Universalis
Monday 26 April 2021    (other days)
Blessed Robert Anderton and William Marsden, Priests and Martyrs 
 on Monday of the 4th week of Eastertide

The Lord is the king of martyrs: come, let us adore him.

Year: B(I). Psalm week: 4. Liturgical Colour: Red.

Bl. Robert Anderton (1560 - 1586) and William Marsden (-1586)

Robert Anderton (c. 1560- 1586) was born in either Lancashire or the Isle of Wight or, according to some, the Isle of Man. He graduated from Brasenose College, Oxford, in 1578. Shortly after he went abroad and converted to Roman Catholicism. He entered the English College at Rheims in 1580 and there met William Marsden, a Lancashireman. The two were ordained priest together.
  After ordination they set sail for England, but were caught in a storm. They prayed that they would be allowed to die on land rather than at sea. Driven ashore on the Isle of Wight by the storm, they were immediately arrested by the authorities. In court at Winchester, they pleaded that they had not violated the law by landing in England, since their landing had been involuntary. They defended their faith and the Pope and acknowledged that they had come to exercise their ministry and reconcile people to God and the Church. This led to their being taken to London, where they were asked to take the Oath of Supremacy, acknowledging Elizabeth as Supreme Governor of the Church of England. They acknowledged the queen as their lawful queen in all secular affairs but refused to swear the Oath. As this was a treasonable offence under the Second Act of Supremacy, they were condemned to death, were returned to the Isle of Wight near the place where they had landed, and were hung, drawn and quartered on 25 April 1586.
  They were beatified by Pope Pius XI in 1929.
Portsmouth Ordo

About the author of the Second Reading in today's Office of Readings:

Second Reading: St Basil the Great (330 - 379)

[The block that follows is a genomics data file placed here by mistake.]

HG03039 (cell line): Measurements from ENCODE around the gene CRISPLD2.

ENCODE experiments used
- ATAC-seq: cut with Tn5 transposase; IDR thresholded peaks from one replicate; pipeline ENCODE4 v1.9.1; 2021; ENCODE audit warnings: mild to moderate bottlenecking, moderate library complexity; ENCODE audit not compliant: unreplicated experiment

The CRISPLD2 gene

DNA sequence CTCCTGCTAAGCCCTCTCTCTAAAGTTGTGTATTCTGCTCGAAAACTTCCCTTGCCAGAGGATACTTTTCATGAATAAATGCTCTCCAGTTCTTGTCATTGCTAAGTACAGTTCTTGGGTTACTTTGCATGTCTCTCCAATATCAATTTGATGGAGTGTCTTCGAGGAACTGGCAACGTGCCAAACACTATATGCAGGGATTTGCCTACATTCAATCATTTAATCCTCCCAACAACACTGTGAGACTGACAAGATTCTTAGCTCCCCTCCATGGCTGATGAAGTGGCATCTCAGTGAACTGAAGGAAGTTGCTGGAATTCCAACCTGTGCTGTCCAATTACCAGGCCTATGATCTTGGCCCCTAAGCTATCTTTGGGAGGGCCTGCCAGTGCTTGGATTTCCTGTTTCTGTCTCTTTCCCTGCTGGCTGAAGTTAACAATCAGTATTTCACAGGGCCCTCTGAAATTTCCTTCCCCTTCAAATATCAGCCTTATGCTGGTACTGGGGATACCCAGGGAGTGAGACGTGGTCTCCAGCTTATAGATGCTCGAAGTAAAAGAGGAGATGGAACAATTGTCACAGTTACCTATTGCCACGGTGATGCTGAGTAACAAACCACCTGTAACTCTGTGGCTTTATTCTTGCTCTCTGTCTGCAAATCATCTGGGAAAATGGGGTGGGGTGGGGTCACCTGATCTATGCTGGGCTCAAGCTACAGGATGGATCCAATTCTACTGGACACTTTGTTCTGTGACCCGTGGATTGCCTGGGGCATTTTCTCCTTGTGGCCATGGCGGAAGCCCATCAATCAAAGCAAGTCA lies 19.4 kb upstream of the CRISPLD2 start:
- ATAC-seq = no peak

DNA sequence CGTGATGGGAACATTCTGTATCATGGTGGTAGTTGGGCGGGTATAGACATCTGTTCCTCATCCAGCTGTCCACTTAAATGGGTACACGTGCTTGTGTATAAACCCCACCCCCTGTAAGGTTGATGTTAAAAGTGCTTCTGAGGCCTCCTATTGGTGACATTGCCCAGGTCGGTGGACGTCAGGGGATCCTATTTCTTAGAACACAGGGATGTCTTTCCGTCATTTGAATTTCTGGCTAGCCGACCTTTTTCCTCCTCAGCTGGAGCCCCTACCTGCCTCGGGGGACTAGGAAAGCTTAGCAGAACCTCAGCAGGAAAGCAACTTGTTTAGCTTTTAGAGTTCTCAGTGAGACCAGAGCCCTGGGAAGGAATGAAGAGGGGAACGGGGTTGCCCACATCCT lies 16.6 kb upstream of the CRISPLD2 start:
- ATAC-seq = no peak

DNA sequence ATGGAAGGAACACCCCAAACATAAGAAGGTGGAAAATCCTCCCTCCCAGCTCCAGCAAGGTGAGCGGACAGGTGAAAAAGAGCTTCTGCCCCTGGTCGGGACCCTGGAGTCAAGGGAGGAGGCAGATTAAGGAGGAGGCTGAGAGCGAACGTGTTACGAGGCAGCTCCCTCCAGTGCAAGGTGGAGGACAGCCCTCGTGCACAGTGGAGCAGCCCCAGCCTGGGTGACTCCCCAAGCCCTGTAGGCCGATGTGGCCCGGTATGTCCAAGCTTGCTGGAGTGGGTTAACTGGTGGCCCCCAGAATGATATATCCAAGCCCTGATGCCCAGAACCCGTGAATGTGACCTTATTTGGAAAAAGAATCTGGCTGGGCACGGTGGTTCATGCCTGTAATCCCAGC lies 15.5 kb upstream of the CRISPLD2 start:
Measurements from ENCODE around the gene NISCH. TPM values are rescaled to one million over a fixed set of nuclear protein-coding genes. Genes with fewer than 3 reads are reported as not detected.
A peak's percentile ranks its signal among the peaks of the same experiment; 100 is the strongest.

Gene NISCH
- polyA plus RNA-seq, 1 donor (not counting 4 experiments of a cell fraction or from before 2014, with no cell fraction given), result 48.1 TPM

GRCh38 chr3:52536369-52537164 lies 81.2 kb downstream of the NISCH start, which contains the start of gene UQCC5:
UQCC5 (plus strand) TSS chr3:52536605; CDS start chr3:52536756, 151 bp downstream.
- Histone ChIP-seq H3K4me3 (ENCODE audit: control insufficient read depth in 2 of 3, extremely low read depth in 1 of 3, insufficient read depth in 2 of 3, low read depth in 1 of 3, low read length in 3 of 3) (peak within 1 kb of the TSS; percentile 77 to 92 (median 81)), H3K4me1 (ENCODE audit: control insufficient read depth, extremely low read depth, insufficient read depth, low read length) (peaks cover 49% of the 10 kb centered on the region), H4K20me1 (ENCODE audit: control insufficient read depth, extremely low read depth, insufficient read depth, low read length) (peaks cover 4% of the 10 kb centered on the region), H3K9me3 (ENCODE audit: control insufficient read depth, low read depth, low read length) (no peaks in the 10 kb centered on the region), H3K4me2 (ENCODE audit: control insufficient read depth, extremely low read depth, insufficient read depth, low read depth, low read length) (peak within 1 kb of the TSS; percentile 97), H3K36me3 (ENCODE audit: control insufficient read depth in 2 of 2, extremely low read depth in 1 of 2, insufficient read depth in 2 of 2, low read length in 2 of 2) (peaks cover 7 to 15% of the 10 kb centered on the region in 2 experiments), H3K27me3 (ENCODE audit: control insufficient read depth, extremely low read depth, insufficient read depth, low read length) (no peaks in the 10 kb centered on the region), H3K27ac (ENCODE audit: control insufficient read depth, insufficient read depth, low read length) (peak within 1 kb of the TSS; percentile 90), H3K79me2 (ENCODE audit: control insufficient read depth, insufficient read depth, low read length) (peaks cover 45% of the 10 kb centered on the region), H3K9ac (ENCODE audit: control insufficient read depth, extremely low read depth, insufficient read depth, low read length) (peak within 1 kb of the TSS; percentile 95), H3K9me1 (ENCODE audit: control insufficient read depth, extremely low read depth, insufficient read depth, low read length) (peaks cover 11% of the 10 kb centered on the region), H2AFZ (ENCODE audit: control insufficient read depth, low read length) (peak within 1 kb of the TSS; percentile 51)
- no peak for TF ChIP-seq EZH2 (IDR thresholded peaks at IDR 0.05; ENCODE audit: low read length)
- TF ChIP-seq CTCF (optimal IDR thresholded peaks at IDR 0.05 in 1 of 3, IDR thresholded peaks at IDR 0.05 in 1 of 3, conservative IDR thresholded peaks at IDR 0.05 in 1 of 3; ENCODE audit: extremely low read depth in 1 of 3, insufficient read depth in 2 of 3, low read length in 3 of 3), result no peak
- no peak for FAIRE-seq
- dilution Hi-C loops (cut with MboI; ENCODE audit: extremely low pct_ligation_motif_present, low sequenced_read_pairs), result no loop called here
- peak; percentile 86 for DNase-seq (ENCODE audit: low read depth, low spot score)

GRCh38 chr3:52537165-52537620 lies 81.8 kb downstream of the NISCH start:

St Basil the Great, or Basil of Caesarea, was one of the three men known as the Cappadocian Fathers. The others are his younger brother, St Gregory of Nyssa, and St Gregory Nazianzen. They were active after the Council of Nicaea, working to formulate Trinitarian doctrine precisely and, in particular, to pin down the meaning and role of the least humanly comprehensible member of the Trinity, the Holy Spirit. Basil was the leader and organizer; Gregory of Nazianzus was the thinker, the orator, the poet, pushed into administrative and episcopal roles by circumstances and by Basil; and Gregory of Nyssa, Basil’s brother, although not a great stylist, was the most gifted of the three as a philosopher and theologian. Together, the Cappadocian Fathers hammered out the doctrine of the Trinity like blacksmiths forging a piece of metal by hammer-blows into its perfect, destined shape. They were champions – and successful champions – of orthodoxy against Arianism, a battle that had to be conducted as much on the worldly and political plane as on the philosophical and theological one.
  In addition to his role in doctrinal development, Basil is also the father of Eastern monasticism. He moderated the heroic ascetic practices that were characteristic of earlier monastic life, to the point where they could be part of a life in which work, prayer and ascetic practices could be in harmonious balance. Knowledge of Basil’s work and Rule spread to the West and was an influence on the founding work of St Benedict.
  The works of Basil that appear in the Second Readings are mostly from his works on the Holy Spirit, but there are also extracts from his monastic Rule.

Liturgical colour: red

Red is the colour of fire and of blood. Liturgically, it is used to celebrate the fire of the Holy Spirit (for instance, at Pentecost) and the blood of the martyrs.

Mid-morning reading (Terce)(Apocalypse 1:17-18) ©
I saw the Son of Man, and he said to me, ‘Have no fear! I am the First and the Last. I was dead and now I am to live for ever and ever, and I hold the keys of death and of the underworld.’

Noon reading (Sext)Colossians 2:9,12 ©
In Christ lives the fullness of divinity, and in him you too find your own fulfilment. You have been buried with him, when you were baptised; and by baptism, too, you have been raised up with him through your belief in the power of God who raised him from the dead.

Afternoon reading (None)2 Timothy 2:8,11 ©
Remember the Good News that I carry, ‘Jesus Christ risen from the dead, sprung from the race of David’. Here is a saying that you can rely on: ‘If we have died with him, then we shall live with him.’
Scripture readings taken from The Jerusalem Bible, published and copyright © 1966, 1967 and 1968 by Darton, Longman & Todd, Ltd and Doubleday, a division of Random House, Inc, and used by permission of the publishers. For on-line information about other Random House, Inc. books and authors, see the Internet web site at http://www.randomhouse.com.
 
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